8. Thor: Ragnarok
A lot of long and careful consideration was taken into the crafting of this list and I genuinely tried to avoid the usual critic trope of putting an entry in their top 10 that satisfies the minds that enjoy purely Blockbuster fare. However, Marvel has consistently challenged this convention by putting out content that is worthy of critical consideration. After nearly ten years of getting used to more or less the same type of Marvel movie, Taika Waititi gives us Thor: Ragnarok, arguably the most original and enjoyable movie in Marvel canon, but definitely the most of both in the Thor universe. Waititi shoves gritty character drama aside for uproarious humor and intense action. For more than two hours, Thor: Ragnarok was one of the funnest movies I’ve seen this year. Waititi also captures something that no other director has realized in the longest time: merely putting Jeff Goldblum in front of the camera equals cinematic gold.
7. The Lost City of Z
These next 7 movies might as well be in any order, as they all were equally impressive. I did not think that back in April when I saw Lost City of Z, a movie I walked out of saying to myself “this is best movie I have seen this year.” It’s usually a good indicator of the movies to come when one of the best movies of the year comes out four months into a new year. James Gray is certainly a talent that doesn’t get the recognition he deserves. His The Immigrant made it on my unwritten Top 10 list of 2013 as it was also an intense character piece centered on someone’s travels to an unknown world. But whereas The Immigrant was about hope in survival, The Lost City of Z is about dreams. Charlie Hunman’s Percy Fawcett presumes to have found an ancient civilization on a mapping quest and it encapsulates his entire life when he comes back to a society that refuses to believe him. Gray’s influences are deeply rooted in the British adventure films that depict colonialism and imperialism of the 1930s like Gunga Din. In my review, I wrote that they don’t make these movies anymore, and they certainly do not. Based on The Lost City of Z, I wouldn’t hate it if they did.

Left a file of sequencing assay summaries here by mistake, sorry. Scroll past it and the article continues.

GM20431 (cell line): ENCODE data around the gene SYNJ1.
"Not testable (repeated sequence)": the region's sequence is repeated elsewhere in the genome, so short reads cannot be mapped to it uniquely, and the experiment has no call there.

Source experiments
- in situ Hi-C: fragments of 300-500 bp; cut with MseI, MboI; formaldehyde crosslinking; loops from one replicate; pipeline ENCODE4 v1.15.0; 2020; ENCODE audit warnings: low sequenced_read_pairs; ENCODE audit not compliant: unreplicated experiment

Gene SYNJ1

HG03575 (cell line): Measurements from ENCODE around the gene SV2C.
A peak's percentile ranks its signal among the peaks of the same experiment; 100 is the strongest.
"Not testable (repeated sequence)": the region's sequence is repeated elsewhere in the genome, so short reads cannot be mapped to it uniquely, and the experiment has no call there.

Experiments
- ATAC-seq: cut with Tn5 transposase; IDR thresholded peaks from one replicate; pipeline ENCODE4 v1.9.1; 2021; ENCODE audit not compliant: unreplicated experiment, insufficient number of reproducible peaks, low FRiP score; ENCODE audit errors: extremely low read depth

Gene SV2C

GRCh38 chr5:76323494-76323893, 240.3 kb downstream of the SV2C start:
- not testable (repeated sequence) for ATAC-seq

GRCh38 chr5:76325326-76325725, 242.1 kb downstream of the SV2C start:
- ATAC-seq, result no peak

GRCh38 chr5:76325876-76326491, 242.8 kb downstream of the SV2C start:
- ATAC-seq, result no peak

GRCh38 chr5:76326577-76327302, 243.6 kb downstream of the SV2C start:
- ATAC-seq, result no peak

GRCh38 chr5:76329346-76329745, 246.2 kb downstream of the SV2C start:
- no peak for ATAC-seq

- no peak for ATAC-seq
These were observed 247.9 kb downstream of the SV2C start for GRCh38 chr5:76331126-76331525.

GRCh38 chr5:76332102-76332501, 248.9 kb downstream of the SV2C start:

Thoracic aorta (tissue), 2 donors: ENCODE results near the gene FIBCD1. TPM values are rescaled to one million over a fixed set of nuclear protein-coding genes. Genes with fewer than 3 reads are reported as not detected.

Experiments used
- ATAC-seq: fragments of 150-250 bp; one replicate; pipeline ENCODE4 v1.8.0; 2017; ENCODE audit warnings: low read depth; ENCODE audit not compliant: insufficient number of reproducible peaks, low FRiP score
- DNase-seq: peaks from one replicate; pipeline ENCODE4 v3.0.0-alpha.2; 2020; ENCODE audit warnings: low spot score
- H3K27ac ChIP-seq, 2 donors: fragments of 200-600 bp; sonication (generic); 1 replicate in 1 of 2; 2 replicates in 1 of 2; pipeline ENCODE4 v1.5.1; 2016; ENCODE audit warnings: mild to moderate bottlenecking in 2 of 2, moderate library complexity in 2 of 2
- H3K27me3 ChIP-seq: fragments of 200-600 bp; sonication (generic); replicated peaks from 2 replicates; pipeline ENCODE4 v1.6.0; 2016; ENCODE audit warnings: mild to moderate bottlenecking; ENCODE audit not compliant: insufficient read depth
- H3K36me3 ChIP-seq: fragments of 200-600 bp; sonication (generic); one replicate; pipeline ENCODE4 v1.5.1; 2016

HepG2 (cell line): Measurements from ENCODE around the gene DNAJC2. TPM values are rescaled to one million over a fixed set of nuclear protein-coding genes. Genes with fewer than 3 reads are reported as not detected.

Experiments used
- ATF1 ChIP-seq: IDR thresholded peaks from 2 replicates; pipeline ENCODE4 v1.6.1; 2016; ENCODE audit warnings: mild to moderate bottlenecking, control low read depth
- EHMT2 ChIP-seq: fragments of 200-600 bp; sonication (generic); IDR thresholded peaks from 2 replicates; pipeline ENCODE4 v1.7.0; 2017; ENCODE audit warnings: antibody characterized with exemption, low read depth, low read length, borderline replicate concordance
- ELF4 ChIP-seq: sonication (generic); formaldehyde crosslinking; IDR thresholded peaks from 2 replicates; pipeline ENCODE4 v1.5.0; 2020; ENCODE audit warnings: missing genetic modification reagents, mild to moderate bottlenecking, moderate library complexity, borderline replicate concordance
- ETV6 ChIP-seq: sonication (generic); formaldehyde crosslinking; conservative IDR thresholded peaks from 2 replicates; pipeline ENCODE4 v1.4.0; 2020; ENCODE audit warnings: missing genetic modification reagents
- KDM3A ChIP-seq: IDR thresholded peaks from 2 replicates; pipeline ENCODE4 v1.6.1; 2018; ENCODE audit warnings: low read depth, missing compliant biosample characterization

What surprised me the most about Dunkirk was the sound. The sound of gunfire is frightening and deafening for anyone, let alone 300,000 soldiers stranded on a beach, waiting to be rescued by the Air Force, Navy, or anyone who owns a boat. Christopher Nolan’s film is not based on a certain story about the time spent on the beach. Instead, Nolan takes an interesting approach in the framing of this now-famous World War II event. We have the story of a week, the story of a day, and the story of an hour, all coming together in satisfying ways. But the sounds of the attacking German planes firing bullets at these sitting ducks of soldiers really makes you feel the horror that these men felt just sitting an waiting. I’ve had it out for Nolan ever since The Dark Knight Rises, but maybe I should give it up considering he has created two wonderful films after that: Interstellar and now Dunkirk.